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How to Get Your Household to Run Itself

Having started my career in business, I now avoid formal business meetings like the plague.

But I love family meetings. In fact, I think they’re one of the most useful tools we have as parents. They’ve become a safe haven for me and my kids to voice our concerns and grievances, make big announcements, brainstorm solutions to problems we’re having at school or home, rally the support of family, and generally just have a little fun together.

If you’ve never had a family meeting, here’s my best advice:

  1. Make the first meeting 100 percent positive. If you’ve never had an official family meeting before, the first one is not the time to announce the 10 new chores for which your kids are now going to be held responsible, or to tell them you are getting a divorce. The idea is to introduce the concept of family meetings in a way that will make them excited for the next one.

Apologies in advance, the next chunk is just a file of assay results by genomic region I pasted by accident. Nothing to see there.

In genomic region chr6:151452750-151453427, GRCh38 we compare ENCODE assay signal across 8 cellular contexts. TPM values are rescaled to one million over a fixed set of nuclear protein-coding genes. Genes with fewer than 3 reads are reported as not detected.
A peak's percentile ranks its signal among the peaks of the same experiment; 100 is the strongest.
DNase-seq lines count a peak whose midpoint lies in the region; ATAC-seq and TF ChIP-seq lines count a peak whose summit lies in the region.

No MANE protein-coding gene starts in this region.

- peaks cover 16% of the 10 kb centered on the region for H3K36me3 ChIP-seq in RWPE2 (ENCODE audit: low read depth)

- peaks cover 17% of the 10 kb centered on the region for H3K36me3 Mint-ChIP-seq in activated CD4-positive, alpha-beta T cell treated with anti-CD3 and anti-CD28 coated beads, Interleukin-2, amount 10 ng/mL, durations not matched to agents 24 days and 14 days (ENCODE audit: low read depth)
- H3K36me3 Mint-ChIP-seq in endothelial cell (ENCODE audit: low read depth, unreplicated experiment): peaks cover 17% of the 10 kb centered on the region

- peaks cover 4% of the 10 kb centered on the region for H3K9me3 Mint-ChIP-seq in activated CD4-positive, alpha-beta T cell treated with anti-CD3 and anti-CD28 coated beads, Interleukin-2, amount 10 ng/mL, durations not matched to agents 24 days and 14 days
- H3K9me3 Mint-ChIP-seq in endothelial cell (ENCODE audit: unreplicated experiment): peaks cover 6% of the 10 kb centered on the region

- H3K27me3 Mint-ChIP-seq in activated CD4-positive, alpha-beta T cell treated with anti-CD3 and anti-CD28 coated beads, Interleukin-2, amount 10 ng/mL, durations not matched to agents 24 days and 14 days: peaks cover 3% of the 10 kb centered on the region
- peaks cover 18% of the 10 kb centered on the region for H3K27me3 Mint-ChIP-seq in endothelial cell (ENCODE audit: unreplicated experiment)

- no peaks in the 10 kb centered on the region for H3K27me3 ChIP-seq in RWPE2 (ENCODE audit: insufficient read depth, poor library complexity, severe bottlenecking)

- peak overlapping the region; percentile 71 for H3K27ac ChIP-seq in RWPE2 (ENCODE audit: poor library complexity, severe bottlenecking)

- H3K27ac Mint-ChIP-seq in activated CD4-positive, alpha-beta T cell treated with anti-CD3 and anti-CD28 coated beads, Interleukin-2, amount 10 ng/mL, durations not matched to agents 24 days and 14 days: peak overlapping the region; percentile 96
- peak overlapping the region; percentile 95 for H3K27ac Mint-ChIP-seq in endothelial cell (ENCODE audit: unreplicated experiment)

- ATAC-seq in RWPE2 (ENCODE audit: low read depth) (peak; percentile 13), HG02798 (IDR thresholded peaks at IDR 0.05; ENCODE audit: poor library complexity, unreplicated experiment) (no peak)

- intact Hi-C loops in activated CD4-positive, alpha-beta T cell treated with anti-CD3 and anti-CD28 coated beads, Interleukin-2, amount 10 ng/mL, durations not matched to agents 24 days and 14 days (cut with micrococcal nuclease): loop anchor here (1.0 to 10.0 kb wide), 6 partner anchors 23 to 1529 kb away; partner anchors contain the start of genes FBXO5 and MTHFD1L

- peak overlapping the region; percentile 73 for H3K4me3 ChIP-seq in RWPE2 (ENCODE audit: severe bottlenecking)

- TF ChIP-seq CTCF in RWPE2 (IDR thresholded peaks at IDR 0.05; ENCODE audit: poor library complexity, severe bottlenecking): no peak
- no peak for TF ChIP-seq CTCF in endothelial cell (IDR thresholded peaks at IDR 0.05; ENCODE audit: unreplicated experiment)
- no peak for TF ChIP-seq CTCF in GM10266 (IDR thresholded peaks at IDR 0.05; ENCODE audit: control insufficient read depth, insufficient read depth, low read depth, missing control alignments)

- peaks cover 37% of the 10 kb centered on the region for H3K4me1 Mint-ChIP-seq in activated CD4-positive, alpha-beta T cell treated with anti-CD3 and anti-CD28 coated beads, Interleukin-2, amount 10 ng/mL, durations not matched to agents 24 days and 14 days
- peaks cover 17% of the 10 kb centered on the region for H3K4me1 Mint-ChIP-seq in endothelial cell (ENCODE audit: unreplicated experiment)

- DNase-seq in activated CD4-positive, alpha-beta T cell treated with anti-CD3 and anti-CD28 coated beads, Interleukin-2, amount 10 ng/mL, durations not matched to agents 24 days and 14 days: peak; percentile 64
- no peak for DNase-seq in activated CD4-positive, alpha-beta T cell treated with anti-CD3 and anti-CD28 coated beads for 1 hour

2. Similarly, always make sure family meetings are fun on the whole. I pack a lot into ours (you can only imagine), and most of what I’m looking to accomplish is usually not on my kids’ “fun” list. So I cleverly disguise my not-fun announcements by serving dessert during family meetings (in fact, we really only eat dessert at home on family meeting nights). I’m also very careful to start and end with fun agenda items (more on that below). Ratio is important: Positive agenda items must always outnumber negative ones —remember Barbara Fredrickson’s research suggesting that to maintain our happiness, we need three positive experiences for every negative one.
  3. Be consistent and predictable, so that family meetings start to run themselves. It would be too hard for me to have to schedule family meetings on top of everything else we have going on, but since we’re in the habit of doing our family meetings on Thursdays after dinner, they don’t require much planning. I do make an effort to keep our Thursday evenings free so that we’re actually home to do the meeting.

For seven more meeting tips and a downloadable meeting agenda form, see this post on my Raising Happiness blog at UC Berkeley’s Greater Good Science Center.